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Lumbar Discectomy

What does “Lumbar Discectomy” mean?

Here is the meaning of each word:

  1. Lumbar: the area of the spine located in the low-back
  2. Discectomy: surgical procedure where a piece of the disc is removed

Altogether, “Lumbar Discectomy” means removing a piece of a herniated disc from the low back.

What is a Lumbar Discectomy?

A Lumbar Discectomy is a surgical procedure usually done for a disc herniation in the low-back. This requires making an incision in the skin. The muscles are then separated from the spine and pushed out of the way. A small piece of bone (lamina) is then removed to see the disc herniation and the spinal nerve below the bone. The disc herniation is then carefully removed. Some surgeon also remove a portion of the inside of the disc (disc nucleus), but not the whole disc. If the whole disc were removed, no cushion would be remaining between the vertebrae.

Why is a Lumbar Discectomy done?

A Lumbar Discectomy is done for a disc herniation in the low-back which is either pushing (compressing) on a spinal nerve or the cauda equina (bundle of nerves below the spinal cord).

What is the difference between a Lumbar Discectomy, a Lumbar Microdiscectomy, a Lumbar Endoscopic Discectomy, and a Lumbar Percutaneous Discectomy?

  1. A Lumbar Discectomy is an open surgery, done with a larger cut (incision) and more of a dissection (moving more of the anatomy aside to be able to see the disc). It is usually done for larger, complicated disc herniations.
  2. A Lumbar Microdiscectomy is done with a smaller cut (incision) than a Lumbar Discectomy and small metal retractors (device which moves tissue out of the way). A Microscope is often used to see the disc.
  3. A Lumbar Endoscopic Discectomy is done through a small tube which is placed into the spine. A small scope is then placed through the tube to see the disc. This procedure is usually done for smaller, uncomplicated disc herniations.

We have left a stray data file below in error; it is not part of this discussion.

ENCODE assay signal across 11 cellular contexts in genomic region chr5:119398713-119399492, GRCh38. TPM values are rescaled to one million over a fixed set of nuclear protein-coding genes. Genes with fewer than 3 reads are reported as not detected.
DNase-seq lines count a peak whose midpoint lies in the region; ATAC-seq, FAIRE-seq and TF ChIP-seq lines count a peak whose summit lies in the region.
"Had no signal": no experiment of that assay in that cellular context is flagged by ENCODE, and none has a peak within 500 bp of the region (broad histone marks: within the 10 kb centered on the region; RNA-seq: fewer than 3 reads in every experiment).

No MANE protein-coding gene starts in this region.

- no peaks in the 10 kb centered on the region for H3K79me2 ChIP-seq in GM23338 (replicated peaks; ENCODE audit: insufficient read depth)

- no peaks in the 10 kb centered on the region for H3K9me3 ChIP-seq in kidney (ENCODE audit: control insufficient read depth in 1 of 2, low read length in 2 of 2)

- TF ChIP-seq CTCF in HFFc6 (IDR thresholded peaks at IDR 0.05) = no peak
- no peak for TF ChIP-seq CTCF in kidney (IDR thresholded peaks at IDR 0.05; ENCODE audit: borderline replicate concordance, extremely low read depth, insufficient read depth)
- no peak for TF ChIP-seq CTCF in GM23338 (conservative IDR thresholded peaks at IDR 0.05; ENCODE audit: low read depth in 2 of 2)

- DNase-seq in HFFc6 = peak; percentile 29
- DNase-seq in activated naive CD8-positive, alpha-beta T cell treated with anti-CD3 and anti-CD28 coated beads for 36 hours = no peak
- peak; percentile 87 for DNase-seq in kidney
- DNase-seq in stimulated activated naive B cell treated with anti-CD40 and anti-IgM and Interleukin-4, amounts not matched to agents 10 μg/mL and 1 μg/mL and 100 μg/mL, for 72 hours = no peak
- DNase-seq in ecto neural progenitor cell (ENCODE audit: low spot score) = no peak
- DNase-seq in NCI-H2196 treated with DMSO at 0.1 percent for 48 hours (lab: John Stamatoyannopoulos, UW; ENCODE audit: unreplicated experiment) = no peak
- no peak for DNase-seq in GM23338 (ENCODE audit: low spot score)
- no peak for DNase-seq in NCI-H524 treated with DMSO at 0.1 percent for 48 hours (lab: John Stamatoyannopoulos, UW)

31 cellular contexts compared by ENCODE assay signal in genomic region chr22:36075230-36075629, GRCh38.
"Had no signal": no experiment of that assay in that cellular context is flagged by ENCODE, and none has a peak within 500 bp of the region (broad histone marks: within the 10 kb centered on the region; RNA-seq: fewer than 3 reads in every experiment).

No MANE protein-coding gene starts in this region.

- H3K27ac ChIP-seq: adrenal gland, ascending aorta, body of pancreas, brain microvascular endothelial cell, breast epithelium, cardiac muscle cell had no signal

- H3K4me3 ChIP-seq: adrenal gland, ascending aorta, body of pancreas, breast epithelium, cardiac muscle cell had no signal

4. A Lumbar Percutanous Discectomy is done through a needle. It is usually done for very small disc herniations and can only remove very small amounts of disc material.

How is a Lumbar Discectomy done?

Here are some of the steps of how a Lumbar Discectomy is performed:

  1. This surgery is done in an Operating Room.
  2. An intravenous catheter (IV) is placed before surgery and antibiotics are given.
  3. In the Operating Room, the patient is initially place on the back (supine) and a General Anesthetic is given.
  4. The patient is then carefully placed on the stomach (prone).
  5. The low-back (lumbar spine) is cleaned with a sterile surgical solution and sterile sheets (drapes) are placed around the surgical site.
  6. The surgeon makes a cut (incision) over the spine.
  7. The tissue and muscles under the skin are freed up from the bone and moved to the side.
  8. The lamina bone on the back of the spine is seen and a portion removed.
  9. The ligament under the lamina (ligamentum flavum) is now seen and a portion of it removed.
  10. The spinal nerve and dura (lining of the spinal cord and spinal fluid, which contains the cauda equina) is now seen.
  11. The disc herniation behind the spinal nerve is located and removed.
  12. The tissue and skin are closed with stitches (sutures).
  13. A bandage (dressing) is placed on the surgical site.
  14. The patient is turned on the back (supine) and awoken from Anesthesia.
  15. The patient is brought to the Recovery Room.

How long does it take to perform a Lumbar Discectomy?

A Lumbar Discectomy may take 1-2 hours or more to complete.

What is the recovery like from a Lumbar Discectomy?

Here are some of the steps during a recovery from this type of surgery:

  1. The patient is usually admitted to the hospital for at least an overnight stay.
  2. After discharge, activity restrictions about lifting, bending, twisting, running, etc. will be given.
  3. The wound will heal in 2-4 weeks.
  4. The surgeon will typically evaluate the patient again within several weeks.

What kind of benefit can patients gain from a Lumbar Discectomy?

A Lumbar Discectomy will remove pressure on the spinal nerve or cauda equina. The symptoms often improve over weeks and months following the surgery.

Depending on how long a nerve was compressed and the severity of the compression, some symptoms may remain.